At this year’s MIT Energy Summit, the centered on how to mainstream new energy technologies. This will depend on one of two economic changes: 1. Lowering the prices of new technologies or 2. Raising the price of current technologies by adding a price on the pollution associated it them. While the first option will take years of investment for economies of scale to take place, different policy mechanisms have been discussed for the second. These include the carbon tax and the cap-and-trade program to put a price on the greenhouse gas pollution from the the use of fossil fuels. Due to the complexity of the mechanism and competition between developed and developing countries, there is broad sentiment that at the international level, a price of carbon will not be established for the foreseeable future.
Rather than relying on an international framework to drive the development and deployment of low carbon, efficient energy technologies, the key to success lies in local implementation.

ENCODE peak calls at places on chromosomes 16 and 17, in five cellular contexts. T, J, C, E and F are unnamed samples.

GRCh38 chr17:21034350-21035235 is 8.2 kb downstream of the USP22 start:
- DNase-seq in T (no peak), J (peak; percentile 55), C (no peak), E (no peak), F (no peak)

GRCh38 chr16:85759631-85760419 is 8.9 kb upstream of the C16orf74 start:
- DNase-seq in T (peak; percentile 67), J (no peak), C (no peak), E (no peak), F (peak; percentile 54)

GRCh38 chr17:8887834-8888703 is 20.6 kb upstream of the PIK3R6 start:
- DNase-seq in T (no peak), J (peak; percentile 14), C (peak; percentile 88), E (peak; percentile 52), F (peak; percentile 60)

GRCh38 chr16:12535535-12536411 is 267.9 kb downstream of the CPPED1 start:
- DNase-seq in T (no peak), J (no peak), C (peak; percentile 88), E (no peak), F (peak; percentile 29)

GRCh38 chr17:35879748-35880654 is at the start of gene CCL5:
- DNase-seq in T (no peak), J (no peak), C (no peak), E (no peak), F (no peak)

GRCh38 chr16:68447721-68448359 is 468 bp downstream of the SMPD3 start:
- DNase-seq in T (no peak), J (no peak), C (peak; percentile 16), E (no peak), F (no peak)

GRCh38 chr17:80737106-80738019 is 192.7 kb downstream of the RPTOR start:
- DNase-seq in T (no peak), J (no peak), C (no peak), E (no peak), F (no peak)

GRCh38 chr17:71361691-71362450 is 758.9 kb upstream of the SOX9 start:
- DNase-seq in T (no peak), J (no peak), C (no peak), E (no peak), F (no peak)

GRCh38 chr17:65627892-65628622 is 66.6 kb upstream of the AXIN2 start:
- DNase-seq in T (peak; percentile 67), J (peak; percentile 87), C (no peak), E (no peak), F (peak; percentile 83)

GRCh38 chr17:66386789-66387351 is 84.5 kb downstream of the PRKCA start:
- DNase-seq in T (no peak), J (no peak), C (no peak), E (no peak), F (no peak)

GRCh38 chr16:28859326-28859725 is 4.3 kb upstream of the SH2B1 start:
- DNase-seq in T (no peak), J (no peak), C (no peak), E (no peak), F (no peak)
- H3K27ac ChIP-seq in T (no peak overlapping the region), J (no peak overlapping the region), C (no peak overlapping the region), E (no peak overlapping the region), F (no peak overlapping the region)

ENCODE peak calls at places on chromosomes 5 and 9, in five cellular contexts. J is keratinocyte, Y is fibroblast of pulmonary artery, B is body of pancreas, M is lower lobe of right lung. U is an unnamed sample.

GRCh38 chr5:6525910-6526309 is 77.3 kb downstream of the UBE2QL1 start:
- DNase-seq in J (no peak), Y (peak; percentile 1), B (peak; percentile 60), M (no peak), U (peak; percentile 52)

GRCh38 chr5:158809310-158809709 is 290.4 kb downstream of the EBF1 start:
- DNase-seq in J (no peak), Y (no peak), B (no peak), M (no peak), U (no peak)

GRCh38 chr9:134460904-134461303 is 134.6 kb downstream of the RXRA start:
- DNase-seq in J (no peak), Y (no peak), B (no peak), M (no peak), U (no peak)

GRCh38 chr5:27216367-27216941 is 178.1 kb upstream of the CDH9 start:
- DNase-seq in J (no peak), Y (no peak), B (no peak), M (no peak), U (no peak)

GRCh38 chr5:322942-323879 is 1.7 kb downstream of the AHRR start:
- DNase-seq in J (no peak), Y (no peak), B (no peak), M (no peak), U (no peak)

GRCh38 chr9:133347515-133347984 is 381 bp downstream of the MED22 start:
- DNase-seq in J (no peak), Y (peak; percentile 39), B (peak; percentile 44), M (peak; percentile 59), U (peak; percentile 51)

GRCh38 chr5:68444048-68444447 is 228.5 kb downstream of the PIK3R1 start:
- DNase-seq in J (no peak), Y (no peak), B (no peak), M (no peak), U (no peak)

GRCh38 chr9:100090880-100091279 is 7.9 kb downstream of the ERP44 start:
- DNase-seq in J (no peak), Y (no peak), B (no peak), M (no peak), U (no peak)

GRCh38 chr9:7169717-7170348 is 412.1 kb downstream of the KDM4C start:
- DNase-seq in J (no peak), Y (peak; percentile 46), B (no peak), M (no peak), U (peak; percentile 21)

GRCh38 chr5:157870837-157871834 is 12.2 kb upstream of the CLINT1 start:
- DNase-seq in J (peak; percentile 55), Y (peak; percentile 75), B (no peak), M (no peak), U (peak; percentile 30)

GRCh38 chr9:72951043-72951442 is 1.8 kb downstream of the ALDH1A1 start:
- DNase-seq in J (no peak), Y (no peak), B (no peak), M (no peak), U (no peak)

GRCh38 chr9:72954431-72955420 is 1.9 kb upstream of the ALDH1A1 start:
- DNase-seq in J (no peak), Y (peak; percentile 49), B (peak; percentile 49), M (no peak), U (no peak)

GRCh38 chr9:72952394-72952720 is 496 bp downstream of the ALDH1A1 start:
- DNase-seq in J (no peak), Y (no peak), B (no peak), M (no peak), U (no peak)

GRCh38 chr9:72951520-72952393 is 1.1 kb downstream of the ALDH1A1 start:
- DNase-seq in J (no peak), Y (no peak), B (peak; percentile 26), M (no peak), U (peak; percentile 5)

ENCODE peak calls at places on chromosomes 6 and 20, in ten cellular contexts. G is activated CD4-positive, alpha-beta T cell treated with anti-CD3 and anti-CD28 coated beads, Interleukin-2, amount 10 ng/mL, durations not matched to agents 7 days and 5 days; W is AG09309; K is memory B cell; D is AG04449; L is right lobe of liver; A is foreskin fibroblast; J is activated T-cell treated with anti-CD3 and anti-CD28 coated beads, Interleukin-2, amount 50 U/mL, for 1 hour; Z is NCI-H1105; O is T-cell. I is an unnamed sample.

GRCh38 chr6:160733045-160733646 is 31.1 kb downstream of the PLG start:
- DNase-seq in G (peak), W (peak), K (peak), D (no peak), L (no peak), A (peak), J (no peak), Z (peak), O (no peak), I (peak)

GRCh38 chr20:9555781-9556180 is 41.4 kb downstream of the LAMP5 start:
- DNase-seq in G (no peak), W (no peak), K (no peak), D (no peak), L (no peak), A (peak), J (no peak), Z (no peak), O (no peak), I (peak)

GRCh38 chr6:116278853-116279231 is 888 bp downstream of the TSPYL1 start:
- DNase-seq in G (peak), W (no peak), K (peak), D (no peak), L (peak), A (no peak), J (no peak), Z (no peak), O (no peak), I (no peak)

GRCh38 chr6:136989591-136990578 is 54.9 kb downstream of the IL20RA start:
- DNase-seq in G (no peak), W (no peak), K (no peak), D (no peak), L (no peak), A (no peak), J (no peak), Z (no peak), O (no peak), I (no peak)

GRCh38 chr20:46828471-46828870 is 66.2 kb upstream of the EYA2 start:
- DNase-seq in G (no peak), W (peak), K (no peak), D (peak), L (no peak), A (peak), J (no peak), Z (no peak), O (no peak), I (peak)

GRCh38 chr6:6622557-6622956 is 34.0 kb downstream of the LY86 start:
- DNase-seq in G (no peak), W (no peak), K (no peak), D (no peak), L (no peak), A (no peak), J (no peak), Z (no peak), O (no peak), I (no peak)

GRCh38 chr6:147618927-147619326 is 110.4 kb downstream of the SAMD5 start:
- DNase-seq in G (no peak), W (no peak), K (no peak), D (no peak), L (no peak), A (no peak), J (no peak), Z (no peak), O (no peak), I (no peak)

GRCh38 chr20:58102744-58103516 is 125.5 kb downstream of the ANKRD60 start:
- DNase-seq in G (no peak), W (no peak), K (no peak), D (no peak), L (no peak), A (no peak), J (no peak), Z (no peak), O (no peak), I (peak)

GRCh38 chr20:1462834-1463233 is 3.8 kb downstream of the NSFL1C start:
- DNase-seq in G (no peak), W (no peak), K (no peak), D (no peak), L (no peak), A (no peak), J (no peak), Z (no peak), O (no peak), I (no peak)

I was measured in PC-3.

The key message coming out of the MIT summit was whether if low natural gas prices will have an impact on investing in alternative energy technologies. While the wind market in the US has added significant capacity in the last few years, the availability of cheap natural gas has made them less competitive.
The impacts will not only be felt in producing power but also across all sectors. Electric vehicles, which have received tremendous resources for investment, may no longer have long term support if natural gas prices stay low. In addition, cheap natural gas will disincentive heavy and chemical industries from improving the efficiencies of their plants.
While big energy companies have traditionally based their strategy on fossil fuels and have been resistant to new energy technologies, some companies have a more progressive outlook and are actively working with both early technology companies and policymakers to help facilitate their implementation.
In his keynote, David Crane, the chair of NRG Energy came to talk about his company’s efforts to develop clean power and provide choices for consumers to switch. He emphasizes the need for public-private partnerships (PPPs), which will be crucial in integrating new technologies into the existing energy infrastructure.